As I stumbled through the internet doing some follow-up research on the Foreign Corrupt Practices Act (FCPA) (following up on my post from a couple of weeks ago), as I was surprised to find that I'm not the first one to look to Chevron while investigating the FCPA: Charles James, the general counsel and head lawyer for Chevron recently spoke at U.C. Berkeley's law school, Boalt Hall, at a conference on global corruption.
While there wasn't a full transcript on the event, it seems from the summary of remarks that James identified himself as "not a big fan of the Foreign Corrupt Practices Act" and heavily criticized the enforcement of the law, seemingly arguing that when the law is enforced, companies like Chevron are at put at a competitive disadvantage.
James' remarks offered a very different perspective than the other panelists. Judith Miller, general counsel of engineering giant Bechtel corporation, argued that the short-term pain of losing business to companies that do pay bribes is well worth the payoff of curbing corruption, since bribes hurt the countries that receive them AND the companies that pay them (since the bribes retard development of the countries, encourage further corruption, and force the companies to incur additional operating costs to secure contracts). However, James doesn't seem to see it this way, only seeing the FCPA as putting Chevron at a competitive disadvantage because they can't legally pay foreign officials for preferential treatment.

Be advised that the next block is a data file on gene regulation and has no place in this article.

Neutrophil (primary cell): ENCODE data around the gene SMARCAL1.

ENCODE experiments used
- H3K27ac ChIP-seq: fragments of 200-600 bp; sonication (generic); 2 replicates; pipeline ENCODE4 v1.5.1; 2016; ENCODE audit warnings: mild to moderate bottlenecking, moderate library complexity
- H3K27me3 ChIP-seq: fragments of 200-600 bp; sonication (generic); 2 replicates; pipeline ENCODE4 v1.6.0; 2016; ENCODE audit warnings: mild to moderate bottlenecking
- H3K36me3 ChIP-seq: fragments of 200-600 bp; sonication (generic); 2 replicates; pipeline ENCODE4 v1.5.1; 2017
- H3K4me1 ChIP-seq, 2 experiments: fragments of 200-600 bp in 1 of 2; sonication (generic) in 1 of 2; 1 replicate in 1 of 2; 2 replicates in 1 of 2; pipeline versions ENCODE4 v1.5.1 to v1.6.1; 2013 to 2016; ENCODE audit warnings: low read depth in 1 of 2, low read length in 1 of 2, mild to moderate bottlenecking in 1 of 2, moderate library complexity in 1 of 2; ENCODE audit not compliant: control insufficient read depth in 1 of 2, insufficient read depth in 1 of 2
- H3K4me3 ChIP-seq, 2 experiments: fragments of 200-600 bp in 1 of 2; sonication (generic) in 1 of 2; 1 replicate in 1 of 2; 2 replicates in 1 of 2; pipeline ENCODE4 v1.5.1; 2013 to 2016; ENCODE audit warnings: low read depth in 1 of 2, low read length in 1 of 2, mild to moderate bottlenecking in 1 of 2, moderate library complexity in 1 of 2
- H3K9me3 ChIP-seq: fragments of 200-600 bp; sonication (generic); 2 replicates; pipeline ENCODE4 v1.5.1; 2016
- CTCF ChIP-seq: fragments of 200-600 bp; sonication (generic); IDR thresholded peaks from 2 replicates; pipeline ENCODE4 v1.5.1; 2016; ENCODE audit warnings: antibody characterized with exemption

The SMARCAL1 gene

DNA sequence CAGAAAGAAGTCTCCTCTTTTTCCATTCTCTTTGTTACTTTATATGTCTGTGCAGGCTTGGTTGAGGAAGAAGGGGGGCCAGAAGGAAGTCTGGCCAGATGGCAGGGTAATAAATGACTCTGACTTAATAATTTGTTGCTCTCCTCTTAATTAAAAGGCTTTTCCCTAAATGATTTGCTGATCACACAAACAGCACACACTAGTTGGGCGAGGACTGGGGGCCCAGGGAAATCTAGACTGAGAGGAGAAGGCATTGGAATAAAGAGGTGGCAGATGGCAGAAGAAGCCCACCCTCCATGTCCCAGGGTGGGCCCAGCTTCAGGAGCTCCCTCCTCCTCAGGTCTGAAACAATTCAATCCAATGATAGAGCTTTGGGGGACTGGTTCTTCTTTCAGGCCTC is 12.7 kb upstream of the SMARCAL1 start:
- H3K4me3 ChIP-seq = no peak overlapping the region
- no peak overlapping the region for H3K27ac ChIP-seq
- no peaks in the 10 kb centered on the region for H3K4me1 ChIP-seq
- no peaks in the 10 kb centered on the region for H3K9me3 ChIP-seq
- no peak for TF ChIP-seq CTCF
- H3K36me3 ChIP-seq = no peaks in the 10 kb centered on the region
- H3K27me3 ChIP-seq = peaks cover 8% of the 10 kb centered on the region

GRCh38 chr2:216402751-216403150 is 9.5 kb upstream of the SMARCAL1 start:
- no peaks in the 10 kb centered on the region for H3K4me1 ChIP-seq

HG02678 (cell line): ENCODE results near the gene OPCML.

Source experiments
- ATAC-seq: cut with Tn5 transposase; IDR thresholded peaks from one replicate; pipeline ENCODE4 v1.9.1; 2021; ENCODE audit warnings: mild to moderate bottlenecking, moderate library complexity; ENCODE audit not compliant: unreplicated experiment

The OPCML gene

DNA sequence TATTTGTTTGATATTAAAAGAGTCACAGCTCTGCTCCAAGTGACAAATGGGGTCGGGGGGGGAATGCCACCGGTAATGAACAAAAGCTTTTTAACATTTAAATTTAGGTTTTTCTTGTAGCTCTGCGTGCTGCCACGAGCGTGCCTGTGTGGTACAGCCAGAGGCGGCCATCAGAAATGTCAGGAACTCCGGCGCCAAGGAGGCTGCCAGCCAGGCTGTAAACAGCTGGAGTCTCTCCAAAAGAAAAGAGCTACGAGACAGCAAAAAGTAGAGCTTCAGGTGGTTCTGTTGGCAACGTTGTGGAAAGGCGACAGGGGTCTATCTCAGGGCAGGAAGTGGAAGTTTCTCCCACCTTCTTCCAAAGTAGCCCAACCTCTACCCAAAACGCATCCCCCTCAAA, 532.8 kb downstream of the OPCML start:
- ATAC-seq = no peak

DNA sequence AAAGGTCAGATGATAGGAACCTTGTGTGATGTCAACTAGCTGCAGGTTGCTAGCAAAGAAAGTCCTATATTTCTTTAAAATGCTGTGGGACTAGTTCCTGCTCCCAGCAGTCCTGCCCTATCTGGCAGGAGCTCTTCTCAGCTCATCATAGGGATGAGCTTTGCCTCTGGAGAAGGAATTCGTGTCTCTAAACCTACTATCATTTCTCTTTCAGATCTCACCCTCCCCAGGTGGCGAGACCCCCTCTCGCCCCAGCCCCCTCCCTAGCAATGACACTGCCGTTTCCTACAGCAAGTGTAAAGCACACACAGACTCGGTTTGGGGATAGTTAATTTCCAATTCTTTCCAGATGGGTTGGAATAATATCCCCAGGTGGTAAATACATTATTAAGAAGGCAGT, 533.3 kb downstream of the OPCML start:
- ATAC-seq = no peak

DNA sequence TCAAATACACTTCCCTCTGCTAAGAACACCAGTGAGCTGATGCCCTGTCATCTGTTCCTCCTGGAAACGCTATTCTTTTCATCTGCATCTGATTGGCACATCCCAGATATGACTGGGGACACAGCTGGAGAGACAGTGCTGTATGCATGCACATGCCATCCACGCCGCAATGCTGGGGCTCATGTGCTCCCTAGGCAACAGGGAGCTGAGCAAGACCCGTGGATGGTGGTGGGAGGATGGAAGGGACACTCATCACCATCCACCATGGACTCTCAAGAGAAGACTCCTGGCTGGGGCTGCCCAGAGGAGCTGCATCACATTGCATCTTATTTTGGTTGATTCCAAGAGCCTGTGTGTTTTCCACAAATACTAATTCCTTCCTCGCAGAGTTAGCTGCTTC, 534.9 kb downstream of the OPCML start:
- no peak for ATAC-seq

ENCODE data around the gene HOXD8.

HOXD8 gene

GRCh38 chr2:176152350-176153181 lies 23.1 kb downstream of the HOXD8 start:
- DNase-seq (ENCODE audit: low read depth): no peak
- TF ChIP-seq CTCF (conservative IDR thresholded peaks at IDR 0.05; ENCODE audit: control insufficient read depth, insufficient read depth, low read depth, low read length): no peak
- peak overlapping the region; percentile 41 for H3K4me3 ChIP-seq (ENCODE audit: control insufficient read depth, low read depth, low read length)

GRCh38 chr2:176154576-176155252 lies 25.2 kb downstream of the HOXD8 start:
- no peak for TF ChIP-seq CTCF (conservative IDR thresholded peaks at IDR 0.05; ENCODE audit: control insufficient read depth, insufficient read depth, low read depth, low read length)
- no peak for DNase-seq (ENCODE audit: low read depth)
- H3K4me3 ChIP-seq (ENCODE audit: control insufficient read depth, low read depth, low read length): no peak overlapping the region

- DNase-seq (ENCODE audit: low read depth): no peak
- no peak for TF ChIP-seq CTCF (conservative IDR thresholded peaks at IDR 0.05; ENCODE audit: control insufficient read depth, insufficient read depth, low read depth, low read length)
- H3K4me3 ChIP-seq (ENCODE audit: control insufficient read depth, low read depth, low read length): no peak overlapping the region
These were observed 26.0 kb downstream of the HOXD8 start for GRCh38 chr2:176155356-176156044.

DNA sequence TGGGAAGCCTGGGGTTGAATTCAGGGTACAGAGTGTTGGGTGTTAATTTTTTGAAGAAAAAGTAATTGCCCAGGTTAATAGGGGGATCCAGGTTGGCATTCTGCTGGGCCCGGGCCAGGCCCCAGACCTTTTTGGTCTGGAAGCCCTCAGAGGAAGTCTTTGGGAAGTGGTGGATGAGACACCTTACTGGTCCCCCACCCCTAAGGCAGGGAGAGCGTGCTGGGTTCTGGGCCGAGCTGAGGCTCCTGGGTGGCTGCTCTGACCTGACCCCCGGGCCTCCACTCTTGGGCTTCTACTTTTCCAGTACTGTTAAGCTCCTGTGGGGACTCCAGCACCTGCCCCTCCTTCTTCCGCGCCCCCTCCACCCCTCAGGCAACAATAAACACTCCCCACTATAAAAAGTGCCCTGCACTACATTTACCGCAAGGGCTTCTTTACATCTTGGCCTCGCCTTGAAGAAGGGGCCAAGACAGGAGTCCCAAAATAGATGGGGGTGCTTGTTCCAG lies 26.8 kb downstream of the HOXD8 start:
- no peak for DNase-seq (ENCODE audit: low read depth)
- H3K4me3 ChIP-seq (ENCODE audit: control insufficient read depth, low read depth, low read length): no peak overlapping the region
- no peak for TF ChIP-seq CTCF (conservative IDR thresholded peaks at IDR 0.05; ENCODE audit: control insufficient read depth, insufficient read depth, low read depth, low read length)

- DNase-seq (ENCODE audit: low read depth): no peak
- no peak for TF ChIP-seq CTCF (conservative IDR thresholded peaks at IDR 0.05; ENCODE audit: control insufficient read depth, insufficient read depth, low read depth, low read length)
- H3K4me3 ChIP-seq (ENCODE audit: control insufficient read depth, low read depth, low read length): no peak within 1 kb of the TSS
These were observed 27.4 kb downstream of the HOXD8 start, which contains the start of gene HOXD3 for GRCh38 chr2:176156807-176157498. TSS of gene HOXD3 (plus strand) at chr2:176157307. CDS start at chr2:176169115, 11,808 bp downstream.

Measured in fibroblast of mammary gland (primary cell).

You would think a company running a massive p.r. campaign to show their good corporate governance – the "human energy" initiative – would embrace the FCPA. But under Charles James, I guess not.